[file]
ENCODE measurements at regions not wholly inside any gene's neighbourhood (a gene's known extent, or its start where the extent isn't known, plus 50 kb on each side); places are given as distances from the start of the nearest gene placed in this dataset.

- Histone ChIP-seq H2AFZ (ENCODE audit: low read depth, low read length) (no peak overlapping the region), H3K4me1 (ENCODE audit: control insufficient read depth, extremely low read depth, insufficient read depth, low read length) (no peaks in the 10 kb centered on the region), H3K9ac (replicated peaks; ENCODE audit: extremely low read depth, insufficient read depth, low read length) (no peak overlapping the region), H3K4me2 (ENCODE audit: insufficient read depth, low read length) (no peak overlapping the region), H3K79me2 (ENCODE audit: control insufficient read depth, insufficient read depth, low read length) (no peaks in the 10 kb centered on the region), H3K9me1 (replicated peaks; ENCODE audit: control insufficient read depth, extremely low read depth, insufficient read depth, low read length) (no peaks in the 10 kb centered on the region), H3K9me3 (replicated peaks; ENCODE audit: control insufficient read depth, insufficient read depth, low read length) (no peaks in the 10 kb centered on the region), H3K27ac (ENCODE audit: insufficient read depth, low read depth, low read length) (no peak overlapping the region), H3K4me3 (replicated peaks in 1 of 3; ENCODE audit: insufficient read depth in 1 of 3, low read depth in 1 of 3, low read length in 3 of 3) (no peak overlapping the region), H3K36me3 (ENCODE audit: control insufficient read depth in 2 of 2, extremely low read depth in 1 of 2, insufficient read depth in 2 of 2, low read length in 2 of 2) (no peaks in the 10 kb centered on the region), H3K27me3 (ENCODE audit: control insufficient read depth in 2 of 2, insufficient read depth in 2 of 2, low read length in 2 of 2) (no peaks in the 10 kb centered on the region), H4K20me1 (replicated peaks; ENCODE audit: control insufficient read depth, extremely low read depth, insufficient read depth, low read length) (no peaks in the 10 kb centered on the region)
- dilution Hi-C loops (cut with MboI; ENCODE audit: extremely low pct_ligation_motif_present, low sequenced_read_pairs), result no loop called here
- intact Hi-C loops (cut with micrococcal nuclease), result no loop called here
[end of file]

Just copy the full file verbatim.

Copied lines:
ENCODE measurements at regions not wholly inside any gene's neighbourhood (a gene's known extent, or its start where the extent isn't known, plus 50 kb on each side); places are given as distances from the start of the nearest gene placed in this dataset.

- Histone ChIP-seq H2AFZ (ENCODE audit: low read depth, low read length) (no peak overlapping the region), H3K4me1 (ENCODE audit: control insufficient read depth, extremely low read depth, insufficient read depth, low read length) (no peaks in the 10 kb centered on the region), H3K9ac (replicated peaks; ENCODE audit: extremely low read depth, insufficient read depth, low read length) (no peak overlapping the region), H3K4me2 (ENCODE audit: insufficient read depth, low read length) (no peak overlapping the region), H3K79me2 (ENCODE audit: control insufficient read depth, insufficient read depth, low read length) (no peaks in the 10 kb centered on the region), H3K9me1 (replicated peaks; ENCODE audit: control insufficient read depth, extremely low read depth, insufficient read depth, low read length) (no peaks in the 10 kb centered on the region), H3K9me3 (replicated peaks; ENCODE audit: control insufficient read depth, insufficient read depth, low read length) (no peaks in the 10 kb centered on the region), H3K27ac (ENCODE audit: insufficient read depth, low read depth, low read length) (no peak overlapping the region), H3K4me3 (replicated peaks in 1 of 3; ENCODE audit: insufficient read depth in 1 of 3, low read depth in 1 of 3, low read length in 3 of 3) (no peak overlapping the region), H3K36me3 (ENCODE audit: control insufficient read depth in 2 of 2, extremely low read depth in 1 of 2, insufficient read depth in 2 of 2, low read length in 2 of 2) (no peaks in the 10 kb centered on the region), H3K27me3 (ENCODE audit: control insufficient read depth in 2 of 2, insufficient read depth in 2 of 2, low read length in 2 of 2) (no peaks in the 10 kb centered on the region), H4K20me1 (replicated peaks; ENCODE audit: control insufficient read depth, extremely low read depth, insufficient read depth, low read length) (no peaks in the 10 kb centered on the region)
- dilution Hi-C loops (cut with MboI; ENCODE audit: extremely low pct_ligation_motif_present, low sequenced_read_pairs), result no loop called here
- intact Hi-C loops (cut with micrococcal nuclease), result no loop called here